Great reporting, not much analysis but his main conclusion, that counterterrorism is best achieved through painstaking intelligence work and not the battering ram of large scale immigration controls and visa restrictions, is supported by his research. Alden is a reporter and the book shows the strengths and weaknesses of this approach; lots of well drawn profiles of individual actors with less probing of background.
Amy Coleman
Really interesting book on border security and immigration policy following 9/11. As an immigration paralegal, definitely opens my eyes to why certain problems happen within USCIS and DHS. Wasn't too moved by the sob stories in the opening paragraphs of people who've had their visas delayed. Chertoff's point about 'the Gresham law of politics' is relevant here - sob stories shouldn't define public policy. Overall this book really put immigration policy in perspective for me, and provided an inte ...more
Mar 15, 2009 Mtbike40 rated it really liked it  ·  review of another edition
I thought that this was a really good, solid book. I learned a great deal about American immigration policy, Border Patrol and the Department of Homeland Security. I think that we have forgotten how much life has changed since 9/11 in America, and that we have not fully realized the effects of those changes in our country today. It can be argued that we are safer as a nation, but what will the unintended consequences of our protection?

This book was well written and was easy to stay interested in
Judy King
Apr 05, 2012 Judy King rated it it was amazing  ·  review of another edition
Fascinating -- It's amazing the bits and pieces of news and not news that I missed, or at least didn't put into prospective at the time. This view of how the US responded to 9/11 in terms of immigration == even to foreign students and visitors and business travelers is very interesting. It's hard to comprehend that some of these tools and measures are being effected by the US government -- they sound like techniques of Eastern European or Middle Eastern or terse Asian countries.

Very interesting
Oct 30, 2011 Jennifer rated it really liked it  ·  review of another edition
Now that I work at DHS, it was interesting to read the history of the department. Alden makes a pretty strong argument that the American reaction to curtailing immigration post 9/11 is the wrong decision. A bit repetitive and long-winded in places but still a good read.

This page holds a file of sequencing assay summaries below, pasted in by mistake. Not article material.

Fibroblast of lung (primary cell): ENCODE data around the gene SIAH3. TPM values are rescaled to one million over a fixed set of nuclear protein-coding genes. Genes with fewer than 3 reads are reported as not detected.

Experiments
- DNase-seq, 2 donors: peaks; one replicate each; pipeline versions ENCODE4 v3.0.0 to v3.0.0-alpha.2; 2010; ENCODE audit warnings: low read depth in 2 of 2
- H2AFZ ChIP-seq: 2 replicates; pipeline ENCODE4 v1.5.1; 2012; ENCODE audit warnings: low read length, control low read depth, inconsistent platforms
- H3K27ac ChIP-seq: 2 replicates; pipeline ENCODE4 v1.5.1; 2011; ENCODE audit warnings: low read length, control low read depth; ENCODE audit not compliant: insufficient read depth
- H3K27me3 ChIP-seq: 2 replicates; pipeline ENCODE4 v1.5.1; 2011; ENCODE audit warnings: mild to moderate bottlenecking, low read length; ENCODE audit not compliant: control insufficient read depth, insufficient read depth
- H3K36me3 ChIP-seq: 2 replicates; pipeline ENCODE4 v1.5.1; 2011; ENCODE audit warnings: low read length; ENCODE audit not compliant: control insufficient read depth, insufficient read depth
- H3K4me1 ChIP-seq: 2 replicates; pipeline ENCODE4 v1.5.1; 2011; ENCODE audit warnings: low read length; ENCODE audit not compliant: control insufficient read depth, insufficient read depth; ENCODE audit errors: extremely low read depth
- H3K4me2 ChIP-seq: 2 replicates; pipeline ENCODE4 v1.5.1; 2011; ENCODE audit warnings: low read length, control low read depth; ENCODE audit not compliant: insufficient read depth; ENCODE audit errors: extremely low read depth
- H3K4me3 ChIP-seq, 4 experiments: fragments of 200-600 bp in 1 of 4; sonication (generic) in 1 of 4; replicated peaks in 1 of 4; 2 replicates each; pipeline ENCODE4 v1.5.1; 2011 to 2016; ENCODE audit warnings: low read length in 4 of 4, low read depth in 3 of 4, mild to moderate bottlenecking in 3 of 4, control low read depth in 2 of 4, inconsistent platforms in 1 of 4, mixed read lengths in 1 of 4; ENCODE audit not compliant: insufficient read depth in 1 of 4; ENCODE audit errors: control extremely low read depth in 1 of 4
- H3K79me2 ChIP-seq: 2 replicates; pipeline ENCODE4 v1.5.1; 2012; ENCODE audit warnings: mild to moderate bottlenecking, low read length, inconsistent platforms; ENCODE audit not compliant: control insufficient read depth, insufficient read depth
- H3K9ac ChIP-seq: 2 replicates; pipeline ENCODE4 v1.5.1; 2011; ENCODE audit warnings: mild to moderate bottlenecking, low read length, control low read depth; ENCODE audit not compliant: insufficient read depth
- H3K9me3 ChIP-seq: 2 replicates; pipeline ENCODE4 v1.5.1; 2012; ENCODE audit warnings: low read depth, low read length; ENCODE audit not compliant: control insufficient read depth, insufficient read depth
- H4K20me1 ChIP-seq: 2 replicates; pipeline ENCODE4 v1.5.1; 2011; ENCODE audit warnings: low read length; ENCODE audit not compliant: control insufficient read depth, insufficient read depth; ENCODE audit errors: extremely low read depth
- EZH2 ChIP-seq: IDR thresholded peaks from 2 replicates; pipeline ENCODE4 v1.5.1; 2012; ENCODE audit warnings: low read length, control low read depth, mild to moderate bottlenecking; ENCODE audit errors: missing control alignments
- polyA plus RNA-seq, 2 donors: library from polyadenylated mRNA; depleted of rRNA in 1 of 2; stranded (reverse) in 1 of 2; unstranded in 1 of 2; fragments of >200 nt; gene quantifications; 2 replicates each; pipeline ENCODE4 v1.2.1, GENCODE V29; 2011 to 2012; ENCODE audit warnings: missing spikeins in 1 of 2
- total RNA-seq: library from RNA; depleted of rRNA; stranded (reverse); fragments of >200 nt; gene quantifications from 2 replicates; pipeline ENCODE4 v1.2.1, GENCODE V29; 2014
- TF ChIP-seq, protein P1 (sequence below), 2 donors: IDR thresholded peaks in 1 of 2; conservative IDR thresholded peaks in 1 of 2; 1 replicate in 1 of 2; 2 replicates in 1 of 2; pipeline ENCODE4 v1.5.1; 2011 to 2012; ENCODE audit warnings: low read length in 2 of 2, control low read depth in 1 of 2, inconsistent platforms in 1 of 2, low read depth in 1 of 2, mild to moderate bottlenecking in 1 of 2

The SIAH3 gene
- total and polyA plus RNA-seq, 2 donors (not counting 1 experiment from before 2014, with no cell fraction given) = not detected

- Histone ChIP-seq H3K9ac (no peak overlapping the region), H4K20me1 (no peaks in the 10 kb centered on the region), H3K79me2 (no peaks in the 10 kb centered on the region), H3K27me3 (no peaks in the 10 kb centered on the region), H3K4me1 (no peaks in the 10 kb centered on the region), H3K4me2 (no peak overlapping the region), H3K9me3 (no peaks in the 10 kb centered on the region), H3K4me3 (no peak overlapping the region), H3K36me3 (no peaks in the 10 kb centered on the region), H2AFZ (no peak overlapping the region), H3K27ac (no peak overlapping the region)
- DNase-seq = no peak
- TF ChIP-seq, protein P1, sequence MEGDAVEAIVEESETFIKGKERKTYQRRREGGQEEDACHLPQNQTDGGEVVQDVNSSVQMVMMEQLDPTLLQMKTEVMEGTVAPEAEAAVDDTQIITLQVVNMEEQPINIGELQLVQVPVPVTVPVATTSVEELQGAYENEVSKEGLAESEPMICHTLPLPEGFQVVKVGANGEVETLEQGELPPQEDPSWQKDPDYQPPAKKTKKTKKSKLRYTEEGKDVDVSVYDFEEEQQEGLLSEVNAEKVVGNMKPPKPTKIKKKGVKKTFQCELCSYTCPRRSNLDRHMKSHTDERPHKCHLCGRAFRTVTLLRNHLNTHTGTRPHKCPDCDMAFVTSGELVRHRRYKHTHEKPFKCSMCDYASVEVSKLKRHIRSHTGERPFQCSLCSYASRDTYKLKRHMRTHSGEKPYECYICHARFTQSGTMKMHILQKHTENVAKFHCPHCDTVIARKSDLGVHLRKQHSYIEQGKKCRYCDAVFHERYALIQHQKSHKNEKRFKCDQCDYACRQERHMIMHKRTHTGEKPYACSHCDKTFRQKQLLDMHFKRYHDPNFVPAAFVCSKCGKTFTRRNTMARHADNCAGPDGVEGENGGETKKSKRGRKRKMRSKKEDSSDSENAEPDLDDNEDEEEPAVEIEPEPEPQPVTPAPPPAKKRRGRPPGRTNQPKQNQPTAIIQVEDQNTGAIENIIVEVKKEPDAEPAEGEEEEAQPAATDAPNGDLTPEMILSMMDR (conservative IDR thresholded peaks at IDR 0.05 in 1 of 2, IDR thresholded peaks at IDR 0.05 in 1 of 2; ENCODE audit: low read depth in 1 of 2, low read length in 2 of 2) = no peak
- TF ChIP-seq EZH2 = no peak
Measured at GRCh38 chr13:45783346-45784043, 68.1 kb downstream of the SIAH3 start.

Mary Jo
May 03, 2009 Mary Jo rated it it was amazing  ·  review of another edition
The history of immigration in the US and the changes in how immigrants and visitors are viewed and processed since 9/11. Huge impacts on education and employment due to visa issues. Another thing that Obama needs to fix.
Rebecca Wright
Very interesting review of results of 9/11 on government changes to immigration departments and laws and how it affected illegal immigrants and suspected terrorists.
Dec 26, 2008 John rated it really liked it  ·  review of another edition
Great book on how and why we've tried to close our borders. See full comments here:
Barbara Beasley
Barbara Beasley rated it it was amazing
Jul 02, 2016
Meg marked it as to-read
Apr 27, 2016
Bradley McKinney
Bradley McKinney marked it as to-read
Mar 16, 2016
Jason rated it it was ok
Mar 21, 2016
Josh marked it as to-read
Jan 04, 2016
Chuhang Yin
Chuhang Yin marked it as to-read
Dec 27, 2015
John Berringer
John Berringer marked it as to-read
Jul 12, 2016
Meg marked it as to-read
Dec 07, 2015
Cody rated it liked it
Nov 05, 2015
Alexandra Kocik
Alexandra Kocik rated it liked it
Sep 17, 2015
Rick Berger
Rick Berger rated it really liked it
Jul 03, 2015
Alejandro marked it as to-read
Mar 15, 2015
Andrea marked it as to-read
Oct 21, 2014
Jta marked it as to-read
Oct 03, 2014
« previous 1 3 4 next »
There are no discussion topics on this book yet. Be the first to start one »

Share This Book